That's part of what you need to think of. But more than how big you want to pot to end up you need to ask yourself the pot size trajectory you want to plan on -- how fast do you want the pot to grow?
He gives an example of what I'm talking about although he doesn't get explicit about that part of the plan.
.50/1.00 NL, hero has $100 and villain has $25
Folded to hero on the cutoff whe raises to $3 with JhJd. The villain on the button, an unknown shortstack, calls.
Flop: Td 8d 7c (pot: $7.50)
Our opponent has $22 left in a $7.50 pot. With so little left to bet and so many draws out we are happy to get $22 in the pot.
He suggests betting the pot and getting raised. I'm not so sure I like that plan. It's going to be hard to count on getting raised. In his example trajectory the hero gets all the money in on the flop, which I think is fine.
But what if you bet and don't get raised? There's a lot of cards that might scare you on the turn. Do you really want to triple the size of the pot and leave yourself with an almost pot sized stack left? I don't think you do. I think you want to try real hard to avoid putting yourself into a situation where you have to make a tough decision.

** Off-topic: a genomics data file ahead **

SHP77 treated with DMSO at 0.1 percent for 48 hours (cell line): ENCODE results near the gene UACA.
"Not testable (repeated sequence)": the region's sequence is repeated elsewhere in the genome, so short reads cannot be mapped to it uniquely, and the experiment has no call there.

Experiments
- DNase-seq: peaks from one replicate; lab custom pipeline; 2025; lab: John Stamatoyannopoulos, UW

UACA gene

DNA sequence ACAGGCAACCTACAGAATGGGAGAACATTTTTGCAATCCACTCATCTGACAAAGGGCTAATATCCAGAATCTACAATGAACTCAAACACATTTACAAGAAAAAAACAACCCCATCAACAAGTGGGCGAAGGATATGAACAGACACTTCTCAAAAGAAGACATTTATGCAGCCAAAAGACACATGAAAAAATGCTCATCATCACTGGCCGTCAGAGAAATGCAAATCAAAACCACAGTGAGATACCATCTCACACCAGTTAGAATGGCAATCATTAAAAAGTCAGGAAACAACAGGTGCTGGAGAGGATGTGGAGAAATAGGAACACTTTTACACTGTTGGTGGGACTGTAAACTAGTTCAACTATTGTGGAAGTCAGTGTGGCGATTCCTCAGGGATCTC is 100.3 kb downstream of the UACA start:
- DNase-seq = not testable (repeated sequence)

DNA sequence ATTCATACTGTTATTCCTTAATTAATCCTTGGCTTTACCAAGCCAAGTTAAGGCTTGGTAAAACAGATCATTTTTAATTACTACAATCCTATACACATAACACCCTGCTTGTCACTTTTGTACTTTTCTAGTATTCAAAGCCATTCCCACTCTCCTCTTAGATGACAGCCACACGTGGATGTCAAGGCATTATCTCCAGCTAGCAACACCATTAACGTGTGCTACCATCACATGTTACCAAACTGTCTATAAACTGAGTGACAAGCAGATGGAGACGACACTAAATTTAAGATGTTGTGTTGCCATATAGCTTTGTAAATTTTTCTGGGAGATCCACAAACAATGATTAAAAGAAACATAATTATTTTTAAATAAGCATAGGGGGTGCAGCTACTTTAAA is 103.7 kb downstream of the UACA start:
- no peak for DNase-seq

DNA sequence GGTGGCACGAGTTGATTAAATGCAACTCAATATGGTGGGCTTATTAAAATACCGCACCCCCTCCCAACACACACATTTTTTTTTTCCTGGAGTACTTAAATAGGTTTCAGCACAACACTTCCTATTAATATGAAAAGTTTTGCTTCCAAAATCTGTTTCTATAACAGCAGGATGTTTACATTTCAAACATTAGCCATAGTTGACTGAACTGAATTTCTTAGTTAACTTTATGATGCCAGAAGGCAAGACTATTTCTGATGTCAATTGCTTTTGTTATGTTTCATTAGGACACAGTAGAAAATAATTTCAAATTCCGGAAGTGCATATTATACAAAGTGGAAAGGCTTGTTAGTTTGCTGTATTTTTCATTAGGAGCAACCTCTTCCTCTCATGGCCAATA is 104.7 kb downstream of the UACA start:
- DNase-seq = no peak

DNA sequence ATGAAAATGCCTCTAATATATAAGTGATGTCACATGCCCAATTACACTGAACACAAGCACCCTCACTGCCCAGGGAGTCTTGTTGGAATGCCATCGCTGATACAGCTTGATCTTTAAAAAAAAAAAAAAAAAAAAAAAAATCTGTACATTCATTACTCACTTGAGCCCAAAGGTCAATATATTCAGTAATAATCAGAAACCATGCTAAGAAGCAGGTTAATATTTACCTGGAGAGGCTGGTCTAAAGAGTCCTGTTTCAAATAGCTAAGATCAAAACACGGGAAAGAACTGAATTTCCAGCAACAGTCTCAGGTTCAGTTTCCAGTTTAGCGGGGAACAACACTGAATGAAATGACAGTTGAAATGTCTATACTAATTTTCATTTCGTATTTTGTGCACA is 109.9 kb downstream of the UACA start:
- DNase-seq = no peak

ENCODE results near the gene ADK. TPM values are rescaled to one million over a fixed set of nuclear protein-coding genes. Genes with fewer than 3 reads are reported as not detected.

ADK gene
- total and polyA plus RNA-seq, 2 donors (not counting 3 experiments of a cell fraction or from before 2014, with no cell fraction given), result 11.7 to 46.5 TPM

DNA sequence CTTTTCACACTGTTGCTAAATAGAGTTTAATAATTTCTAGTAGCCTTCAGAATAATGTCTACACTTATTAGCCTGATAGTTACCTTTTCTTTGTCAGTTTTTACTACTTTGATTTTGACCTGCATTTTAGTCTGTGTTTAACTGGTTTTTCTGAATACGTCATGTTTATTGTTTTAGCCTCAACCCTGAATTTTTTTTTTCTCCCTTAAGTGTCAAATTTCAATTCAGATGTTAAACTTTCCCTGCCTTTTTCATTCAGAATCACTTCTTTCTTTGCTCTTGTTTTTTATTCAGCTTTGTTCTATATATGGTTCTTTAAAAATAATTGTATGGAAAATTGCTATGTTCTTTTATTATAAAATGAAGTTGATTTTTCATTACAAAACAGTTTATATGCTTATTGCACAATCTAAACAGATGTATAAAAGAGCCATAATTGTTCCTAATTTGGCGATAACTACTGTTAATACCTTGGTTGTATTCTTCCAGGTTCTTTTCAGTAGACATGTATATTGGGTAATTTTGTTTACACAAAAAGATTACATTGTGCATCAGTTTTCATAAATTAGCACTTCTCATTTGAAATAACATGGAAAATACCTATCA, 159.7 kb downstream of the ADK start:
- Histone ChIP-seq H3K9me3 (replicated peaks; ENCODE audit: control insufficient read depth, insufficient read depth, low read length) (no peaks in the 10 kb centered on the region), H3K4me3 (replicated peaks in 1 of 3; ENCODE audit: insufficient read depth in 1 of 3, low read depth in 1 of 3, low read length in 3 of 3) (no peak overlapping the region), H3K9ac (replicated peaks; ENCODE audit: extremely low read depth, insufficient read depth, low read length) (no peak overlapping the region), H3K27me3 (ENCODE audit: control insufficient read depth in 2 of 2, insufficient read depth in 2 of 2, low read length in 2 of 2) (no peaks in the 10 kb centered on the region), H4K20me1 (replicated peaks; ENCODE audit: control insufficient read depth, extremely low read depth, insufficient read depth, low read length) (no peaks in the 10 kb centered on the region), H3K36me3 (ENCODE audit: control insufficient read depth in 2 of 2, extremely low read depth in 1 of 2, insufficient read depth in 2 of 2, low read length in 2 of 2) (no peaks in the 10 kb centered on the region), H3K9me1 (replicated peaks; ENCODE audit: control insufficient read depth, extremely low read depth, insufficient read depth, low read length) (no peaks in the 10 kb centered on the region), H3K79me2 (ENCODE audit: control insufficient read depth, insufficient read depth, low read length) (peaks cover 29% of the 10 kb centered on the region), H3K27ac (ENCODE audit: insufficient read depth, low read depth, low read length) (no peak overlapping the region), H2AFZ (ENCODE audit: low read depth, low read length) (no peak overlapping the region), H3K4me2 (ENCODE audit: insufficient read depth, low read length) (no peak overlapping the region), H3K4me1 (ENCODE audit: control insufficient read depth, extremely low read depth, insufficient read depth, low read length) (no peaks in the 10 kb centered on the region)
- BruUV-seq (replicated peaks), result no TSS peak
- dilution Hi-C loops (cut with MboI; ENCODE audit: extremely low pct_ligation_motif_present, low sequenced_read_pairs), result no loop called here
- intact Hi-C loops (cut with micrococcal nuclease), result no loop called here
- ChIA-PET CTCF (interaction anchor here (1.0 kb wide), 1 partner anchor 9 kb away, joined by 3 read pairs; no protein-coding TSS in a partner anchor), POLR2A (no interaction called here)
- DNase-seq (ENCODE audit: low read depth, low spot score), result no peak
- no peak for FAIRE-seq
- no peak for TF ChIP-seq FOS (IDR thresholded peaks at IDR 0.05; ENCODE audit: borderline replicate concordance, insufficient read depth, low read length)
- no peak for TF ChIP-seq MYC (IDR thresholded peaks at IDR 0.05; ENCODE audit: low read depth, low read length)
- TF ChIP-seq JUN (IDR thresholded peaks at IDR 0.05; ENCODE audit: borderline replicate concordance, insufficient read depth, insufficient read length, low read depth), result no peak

If you check that flop one of two things will happen --
1. He might check, leaving the pot relatively small until you see the turn and decided then what to do. or
2. He might bet, making it fairly easy to just pick up the pot with that little extra right now.
If you check neither possibility leaves you in a real bad spot, the pot is still small enough so if he checks then you can fold the turn if things turn sour. At the same time it gives him a chance to put some more money in the pot now, allowing you to easily get it all in now.
When you think about the pot size you want don't just think about the size, think about how you might get there, and think in terms of multiple possibilities, not just one path.
Give yourself options, and avoid having to make tough decisions later.